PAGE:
Jibo

5 stories
For women from women
All-star MIT women entrepreneurs pave the way for gender balance in tech
The evening's speakers, from left to right, Marina Hatsopoulos, Anantha Chandrakasan, Erika Ebbel Angle, and Cynthia Breazeal. Photo: John Gillooly, Professional Event Images, Inc.
On Thursday night MIT held its first Women in Innovation and Entrepreneurship networking reception in the sparse and modern Gagosian-like gallery space of the MIT Media Lab. The event was organized and hosted by two of MIT’s most prominent women in tech, Erika Ebbel Angle, founder and chairman of Science for Scientists, and Marina Hatsopoulos, founder and former chief executive of Z Corporation. These leading women entrepreneurs, along with keynote speaker Cynthia Breazeal, did not mince words as they took the podium. They were direct about their intention to improve the opportunities for women in tech. And they provided perspectives on running the million dollar companies they founded at MIT over the past few years. Read More
Robotics startup Jibo raises $25 million, brings on Nuance exec as CEO
Jibo is a $599 countertop robot designed to handle tasks like scheduling and videoconferencing. (Company-supplied photo.)
Steve Chambers says he first heard about the "social robotics" startup Jibo in late 2013, when two friends mentioned the startup to him within two hours on the same day. At the time, Chambers was running worldwide sales, marketing, and business development for Nuance, the publicly held speech recognition company in Burlington. Chambers says he couldn't leave that post immediately, but he joined Jibo's board last September as executive chairman, and helped founder Cynthia Breazeal raise $25 million in new funding. Today, the Weston company is announcing that Chambers, a veteran of both the speech recognition and videoconferencing industries, is joining Jibo as its new CEO. Read More
A tale of two crowdfunding ventures
A Weston startup ran a “crowdfunding” campaign this summer to raise money to begin production of a tabletop robot, Jibo, that interacts with people, helping to manage schedules or initiate videoconferences.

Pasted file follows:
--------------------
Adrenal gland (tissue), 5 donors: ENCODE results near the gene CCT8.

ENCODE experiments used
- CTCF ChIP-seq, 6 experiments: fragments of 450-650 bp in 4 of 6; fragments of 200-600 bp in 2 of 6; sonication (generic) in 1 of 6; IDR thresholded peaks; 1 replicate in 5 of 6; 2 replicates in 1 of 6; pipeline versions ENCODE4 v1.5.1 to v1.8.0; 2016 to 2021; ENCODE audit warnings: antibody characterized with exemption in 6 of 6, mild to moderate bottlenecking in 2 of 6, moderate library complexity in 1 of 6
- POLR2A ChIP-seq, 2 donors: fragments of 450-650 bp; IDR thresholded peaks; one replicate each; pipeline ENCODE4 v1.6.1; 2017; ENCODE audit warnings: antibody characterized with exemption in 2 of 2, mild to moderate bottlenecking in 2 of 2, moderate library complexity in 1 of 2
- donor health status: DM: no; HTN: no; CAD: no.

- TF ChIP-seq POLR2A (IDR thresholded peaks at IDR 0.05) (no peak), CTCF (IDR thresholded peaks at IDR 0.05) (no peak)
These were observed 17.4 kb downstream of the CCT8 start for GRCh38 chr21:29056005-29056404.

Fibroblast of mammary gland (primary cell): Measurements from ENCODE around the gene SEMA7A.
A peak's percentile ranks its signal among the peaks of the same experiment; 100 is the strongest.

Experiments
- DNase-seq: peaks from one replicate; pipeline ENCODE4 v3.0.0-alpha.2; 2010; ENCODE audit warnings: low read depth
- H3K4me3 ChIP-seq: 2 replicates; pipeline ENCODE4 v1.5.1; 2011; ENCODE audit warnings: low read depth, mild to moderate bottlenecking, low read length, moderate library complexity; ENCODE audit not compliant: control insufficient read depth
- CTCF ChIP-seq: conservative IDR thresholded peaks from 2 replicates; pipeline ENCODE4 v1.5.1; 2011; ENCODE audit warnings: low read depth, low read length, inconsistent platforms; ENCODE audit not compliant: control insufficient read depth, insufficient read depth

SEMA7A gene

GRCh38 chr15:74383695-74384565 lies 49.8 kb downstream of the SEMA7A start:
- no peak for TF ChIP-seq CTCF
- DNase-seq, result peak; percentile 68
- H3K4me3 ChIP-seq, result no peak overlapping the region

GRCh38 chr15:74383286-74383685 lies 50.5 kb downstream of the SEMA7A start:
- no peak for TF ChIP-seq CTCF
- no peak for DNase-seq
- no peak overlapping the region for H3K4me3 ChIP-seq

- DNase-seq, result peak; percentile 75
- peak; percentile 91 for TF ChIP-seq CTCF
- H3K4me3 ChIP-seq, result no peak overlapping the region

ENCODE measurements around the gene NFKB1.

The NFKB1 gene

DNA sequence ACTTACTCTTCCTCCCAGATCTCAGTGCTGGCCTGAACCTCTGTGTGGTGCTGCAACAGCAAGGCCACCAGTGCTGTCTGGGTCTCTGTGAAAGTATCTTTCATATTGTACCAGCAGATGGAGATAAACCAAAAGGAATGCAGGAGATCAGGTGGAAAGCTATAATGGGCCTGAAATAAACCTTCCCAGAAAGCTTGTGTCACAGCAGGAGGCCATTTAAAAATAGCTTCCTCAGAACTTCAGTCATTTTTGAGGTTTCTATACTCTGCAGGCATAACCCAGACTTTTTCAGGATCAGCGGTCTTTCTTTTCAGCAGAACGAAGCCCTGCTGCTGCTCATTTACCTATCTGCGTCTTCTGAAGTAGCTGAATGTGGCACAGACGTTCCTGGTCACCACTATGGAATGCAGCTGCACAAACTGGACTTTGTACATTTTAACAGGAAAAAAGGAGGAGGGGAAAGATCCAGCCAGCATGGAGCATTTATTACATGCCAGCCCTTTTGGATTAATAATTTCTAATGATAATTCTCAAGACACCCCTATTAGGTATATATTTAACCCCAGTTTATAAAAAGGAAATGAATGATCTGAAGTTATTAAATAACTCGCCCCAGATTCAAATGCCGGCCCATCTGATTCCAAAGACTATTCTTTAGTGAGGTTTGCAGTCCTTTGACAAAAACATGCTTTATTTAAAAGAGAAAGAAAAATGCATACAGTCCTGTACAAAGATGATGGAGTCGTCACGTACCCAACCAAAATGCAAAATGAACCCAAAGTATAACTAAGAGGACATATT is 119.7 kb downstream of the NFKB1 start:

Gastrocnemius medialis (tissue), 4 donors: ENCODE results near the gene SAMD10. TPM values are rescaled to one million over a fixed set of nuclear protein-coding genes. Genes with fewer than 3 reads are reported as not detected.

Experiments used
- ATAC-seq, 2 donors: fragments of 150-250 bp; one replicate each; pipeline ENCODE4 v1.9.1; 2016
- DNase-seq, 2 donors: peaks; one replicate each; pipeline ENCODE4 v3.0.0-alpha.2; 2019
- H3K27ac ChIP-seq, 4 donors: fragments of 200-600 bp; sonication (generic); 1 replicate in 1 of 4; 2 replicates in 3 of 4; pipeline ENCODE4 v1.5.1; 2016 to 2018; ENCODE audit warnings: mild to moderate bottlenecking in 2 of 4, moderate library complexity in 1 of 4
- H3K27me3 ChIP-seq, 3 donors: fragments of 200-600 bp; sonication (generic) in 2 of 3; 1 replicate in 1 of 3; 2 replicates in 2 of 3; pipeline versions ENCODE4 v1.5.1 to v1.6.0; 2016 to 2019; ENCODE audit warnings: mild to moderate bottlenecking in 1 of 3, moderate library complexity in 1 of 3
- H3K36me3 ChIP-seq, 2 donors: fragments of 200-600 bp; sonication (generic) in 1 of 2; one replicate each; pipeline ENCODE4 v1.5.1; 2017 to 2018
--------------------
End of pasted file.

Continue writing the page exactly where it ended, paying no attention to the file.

In the middle of July, two local entrepreneurs launched “crowdfunding” campaigns two days apart. They were seeking enough preorders from customers to help them start making new products. One was a sleek aluminum iPad stand called the SlingAmp, priced at about $35. The other was Jibo, a $600 robot that will be able to do things like coordinate family schedules and read bedtime stories. Read More
Eve's distant cousin?
Robot startup Jibo unveils a multi-purpose 'social bot' for the home
Jibo founder Cynthia Breazeal and software architect Jonathan Ross with a Jibo prototype. Photo by Scott Kirsner/BetaBoston.
Roomba hunts dust bunnies. Autom helps you shed pounds. But Jibo wants to be the first multi-purpose robot for your home — a countertop assistant that can snap family photos, remind you of the day's schedule, relay messages, entertain children with interactive stories, and facilitate videoconferences. The $499 product is being unveiled today, but won't be available until late in 2015. Read More
Still stealthy after all these years...
'Social robot' startup Jibo attracts new investors, preps for product launch
Still frame from Cynthia Breazeal's 2011 TED Talk about her research on "social robots" at the MIT Media Lab.
I've been following Jibo since last January, when I first told you the "social robot" startup had snagged some initial funding from Charles River Ventures. Now, Jibo founder Cynthia Breazeal has taken a leave from MIT's Media Lab to run the company. Jibo has brought on some additional investors, and begun hiring a handful of employees from companies like iRobot Corp. and Netflix. And a new placeholder website and Facebook page suggest an unveiling of the product is imminent. Read More